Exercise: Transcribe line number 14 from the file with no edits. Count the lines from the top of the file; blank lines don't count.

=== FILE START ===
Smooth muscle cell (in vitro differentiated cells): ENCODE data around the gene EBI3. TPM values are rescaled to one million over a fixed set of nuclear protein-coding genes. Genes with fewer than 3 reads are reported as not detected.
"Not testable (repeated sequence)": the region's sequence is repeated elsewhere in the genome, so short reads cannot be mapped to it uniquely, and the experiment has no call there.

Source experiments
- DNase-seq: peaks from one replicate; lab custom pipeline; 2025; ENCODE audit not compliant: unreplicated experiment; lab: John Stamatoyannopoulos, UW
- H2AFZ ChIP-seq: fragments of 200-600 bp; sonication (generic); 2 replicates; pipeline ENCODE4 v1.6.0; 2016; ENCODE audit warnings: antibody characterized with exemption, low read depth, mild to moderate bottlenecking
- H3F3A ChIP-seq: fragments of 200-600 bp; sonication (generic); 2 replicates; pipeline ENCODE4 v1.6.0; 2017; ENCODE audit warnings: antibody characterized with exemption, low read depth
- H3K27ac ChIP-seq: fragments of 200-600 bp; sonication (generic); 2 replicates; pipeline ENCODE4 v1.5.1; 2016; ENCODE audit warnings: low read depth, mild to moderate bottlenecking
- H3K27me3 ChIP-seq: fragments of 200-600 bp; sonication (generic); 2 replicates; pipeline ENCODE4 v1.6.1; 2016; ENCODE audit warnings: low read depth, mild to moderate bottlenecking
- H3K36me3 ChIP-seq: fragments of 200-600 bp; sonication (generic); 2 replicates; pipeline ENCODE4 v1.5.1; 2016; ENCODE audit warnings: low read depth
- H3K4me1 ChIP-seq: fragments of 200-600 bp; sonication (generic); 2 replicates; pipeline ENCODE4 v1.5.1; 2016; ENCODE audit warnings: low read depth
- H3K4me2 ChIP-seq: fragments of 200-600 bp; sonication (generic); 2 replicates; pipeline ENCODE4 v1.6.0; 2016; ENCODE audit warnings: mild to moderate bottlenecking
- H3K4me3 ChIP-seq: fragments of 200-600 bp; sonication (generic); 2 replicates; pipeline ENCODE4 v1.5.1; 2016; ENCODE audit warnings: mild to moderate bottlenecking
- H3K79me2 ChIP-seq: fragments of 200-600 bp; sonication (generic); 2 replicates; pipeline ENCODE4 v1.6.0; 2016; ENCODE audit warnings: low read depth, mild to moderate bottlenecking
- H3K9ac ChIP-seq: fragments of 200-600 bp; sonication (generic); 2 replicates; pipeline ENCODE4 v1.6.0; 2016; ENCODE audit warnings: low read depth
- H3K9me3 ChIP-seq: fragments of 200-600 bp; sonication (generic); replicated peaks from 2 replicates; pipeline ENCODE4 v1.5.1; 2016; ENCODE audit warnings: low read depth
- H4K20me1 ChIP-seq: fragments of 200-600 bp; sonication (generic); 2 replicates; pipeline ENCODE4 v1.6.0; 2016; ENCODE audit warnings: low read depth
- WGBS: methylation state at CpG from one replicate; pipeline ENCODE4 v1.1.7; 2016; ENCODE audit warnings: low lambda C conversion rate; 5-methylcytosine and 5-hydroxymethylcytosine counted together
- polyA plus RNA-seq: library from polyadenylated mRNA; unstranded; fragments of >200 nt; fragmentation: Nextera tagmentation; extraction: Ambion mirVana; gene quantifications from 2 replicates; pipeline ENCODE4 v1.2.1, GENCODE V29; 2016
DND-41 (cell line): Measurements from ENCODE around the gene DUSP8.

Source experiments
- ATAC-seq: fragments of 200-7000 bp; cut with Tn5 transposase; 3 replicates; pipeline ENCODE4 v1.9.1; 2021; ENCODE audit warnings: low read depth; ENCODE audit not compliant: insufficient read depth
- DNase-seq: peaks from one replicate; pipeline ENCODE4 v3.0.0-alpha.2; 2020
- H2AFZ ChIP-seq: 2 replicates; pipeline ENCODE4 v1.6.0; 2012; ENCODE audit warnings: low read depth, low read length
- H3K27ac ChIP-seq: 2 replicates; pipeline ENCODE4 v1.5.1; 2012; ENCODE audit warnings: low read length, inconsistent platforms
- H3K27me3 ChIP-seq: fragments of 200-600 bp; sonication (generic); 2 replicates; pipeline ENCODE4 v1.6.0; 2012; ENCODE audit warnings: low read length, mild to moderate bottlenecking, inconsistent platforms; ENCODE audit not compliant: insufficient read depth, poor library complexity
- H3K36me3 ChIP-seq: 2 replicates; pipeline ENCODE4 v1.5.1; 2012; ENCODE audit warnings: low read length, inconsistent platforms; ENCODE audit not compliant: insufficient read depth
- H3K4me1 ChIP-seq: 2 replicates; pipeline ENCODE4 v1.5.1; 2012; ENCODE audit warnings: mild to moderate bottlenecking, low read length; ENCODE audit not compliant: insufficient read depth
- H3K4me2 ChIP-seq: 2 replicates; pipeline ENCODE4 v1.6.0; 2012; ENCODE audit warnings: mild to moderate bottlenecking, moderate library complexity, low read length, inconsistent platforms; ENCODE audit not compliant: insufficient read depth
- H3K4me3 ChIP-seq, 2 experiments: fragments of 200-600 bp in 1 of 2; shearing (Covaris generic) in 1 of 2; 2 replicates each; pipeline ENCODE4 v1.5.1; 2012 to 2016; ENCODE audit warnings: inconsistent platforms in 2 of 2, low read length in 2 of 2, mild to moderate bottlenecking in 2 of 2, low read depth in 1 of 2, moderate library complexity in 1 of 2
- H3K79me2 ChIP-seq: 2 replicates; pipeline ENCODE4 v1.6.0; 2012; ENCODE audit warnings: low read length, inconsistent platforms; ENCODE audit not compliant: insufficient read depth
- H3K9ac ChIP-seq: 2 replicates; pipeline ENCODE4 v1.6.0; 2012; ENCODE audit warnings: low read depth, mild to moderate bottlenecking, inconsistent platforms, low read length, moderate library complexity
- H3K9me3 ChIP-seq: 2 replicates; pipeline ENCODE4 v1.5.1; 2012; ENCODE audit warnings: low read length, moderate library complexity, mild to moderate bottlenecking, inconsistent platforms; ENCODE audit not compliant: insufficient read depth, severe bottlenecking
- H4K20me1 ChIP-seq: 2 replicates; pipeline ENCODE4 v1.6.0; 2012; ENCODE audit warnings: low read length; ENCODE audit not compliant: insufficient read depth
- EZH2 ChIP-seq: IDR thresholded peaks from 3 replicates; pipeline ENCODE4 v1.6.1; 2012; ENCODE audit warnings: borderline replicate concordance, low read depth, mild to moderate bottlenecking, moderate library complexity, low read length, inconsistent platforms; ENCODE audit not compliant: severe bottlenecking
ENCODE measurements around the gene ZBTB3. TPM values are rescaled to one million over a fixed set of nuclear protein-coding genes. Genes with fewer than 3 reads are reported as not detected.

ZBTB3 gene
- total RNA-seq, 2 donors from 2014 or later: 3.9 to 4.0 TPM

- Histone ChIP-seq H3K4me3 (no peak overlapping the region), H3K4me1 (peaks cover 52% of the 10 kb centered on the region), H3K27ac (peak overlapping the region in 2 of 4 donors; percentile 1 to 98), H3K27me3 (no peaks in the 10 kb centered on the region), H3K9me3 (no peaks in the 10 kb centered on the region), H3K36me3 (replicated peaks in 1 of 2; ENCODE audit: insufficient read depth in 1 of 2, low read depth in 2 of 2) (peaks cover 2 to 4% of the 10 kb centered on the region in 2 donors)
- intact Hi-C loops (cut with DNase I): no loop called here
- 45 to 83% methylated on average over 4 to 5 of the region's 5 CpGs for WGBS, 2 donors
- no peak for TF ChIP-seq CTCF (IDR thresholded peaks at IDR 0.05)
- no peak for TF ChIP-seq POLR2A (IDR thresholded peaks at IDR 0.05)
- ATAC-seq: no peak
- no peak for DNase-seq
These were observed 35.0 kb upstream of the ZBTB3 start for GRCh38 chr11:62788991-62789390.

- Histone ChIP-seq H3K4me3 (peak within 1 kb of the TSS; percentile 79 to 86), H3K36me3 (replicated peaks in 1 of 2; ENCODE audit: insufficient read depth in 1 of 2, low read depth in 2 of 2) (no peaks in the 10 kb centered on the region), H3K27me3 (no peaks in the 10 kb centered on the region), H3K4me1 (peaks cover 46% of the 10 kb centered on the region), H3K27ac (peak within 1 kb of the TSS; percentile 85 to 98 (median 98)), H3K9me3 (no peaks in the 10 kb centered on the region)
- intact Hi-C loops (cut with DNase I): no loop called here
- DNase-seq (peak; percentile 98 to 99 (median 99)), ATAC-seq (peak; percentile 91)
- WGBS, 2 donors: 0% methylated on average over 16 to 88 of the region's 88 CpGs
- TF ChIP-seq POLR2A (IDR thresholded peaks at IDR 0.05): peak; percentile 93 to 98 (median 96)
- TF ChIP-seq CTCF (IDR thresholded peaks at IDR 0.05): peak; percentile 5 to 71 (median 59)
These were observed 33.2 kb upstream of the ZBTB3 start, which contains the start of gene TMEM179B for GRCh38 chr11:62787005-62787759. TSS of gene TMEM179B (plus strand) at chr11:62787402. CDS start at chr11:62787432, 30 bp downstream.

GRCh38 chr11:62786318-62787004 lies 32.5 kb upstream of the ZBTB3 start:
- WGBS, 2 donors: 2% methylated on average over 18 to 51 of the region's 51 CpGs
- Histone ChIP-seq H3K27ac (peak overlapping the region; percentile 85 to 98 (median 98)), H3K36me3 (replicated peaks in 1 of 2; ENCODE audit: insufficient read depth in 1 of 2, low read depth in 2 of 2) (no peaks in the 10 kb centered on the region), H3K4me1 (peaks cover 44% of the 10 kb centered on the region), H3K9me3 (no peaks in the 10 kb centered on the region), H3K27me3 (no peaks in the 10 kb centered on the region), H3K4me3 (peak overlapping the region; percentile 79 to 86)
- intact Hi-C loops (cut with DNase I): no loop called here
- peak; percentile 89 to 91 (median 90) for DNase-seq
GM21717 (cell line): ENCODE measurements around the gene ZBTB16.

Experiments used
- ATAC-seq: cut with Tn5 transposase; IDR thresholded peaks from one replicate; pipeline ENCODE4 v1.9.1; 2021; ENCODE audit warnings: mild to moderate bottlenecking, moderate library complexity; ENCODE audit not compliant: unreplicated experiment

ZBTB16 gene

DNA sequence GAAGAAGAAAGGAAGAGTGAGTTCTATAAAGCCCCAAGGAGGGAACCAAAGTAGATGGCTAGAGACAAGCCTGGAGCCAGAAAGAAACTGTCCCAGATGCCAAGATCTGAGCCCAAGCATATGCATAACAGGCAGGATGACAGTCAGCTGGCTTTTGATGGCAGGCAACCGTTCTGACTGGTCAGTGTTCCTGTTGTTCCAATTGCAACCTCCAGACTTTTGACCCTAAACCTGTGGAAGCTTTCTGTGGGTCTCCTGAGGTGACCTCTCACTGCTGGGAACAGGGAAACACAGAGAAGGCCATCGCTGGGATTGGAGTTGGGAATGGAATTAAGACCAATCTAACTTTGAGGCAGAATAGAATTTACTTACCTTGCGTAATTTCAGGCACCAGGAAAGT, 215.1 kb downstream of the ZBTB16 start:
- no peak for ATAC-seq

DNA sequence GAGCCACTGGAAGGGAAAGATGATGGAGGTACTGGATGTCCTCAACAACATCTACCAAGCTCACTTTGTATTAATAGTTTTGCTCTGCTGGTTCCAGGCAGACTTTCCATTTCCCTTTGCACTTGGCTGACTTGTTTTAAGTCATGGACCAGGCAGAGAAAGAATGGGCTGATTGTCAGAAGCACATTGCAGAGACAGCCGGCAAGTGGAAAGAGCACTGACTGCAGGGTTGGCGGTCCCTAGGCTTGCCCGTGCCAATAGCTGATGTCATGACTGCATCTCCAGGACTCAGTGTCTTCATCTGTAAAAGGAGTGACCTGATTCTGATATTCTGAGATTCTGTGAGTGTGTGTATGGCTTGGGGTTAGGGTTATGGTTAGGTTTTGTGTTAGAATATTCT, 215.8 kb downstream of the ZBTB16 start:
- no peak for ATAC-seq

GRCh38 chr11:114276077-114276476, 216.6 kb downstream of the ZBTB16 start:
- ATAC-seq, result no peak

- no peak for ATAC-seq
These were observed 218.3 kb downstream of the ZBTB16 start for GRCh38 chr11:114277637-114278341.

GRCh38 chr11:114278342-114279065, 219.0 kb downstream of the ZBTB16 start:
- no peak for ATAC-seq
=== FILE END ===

- H3K9ac ChIP-seq: fragments of 200-600 bp; sonication (generic); 2 replicates; pipeline ENCODE4 v1.6.0; 2016; ENCODE audit warnings: low read depth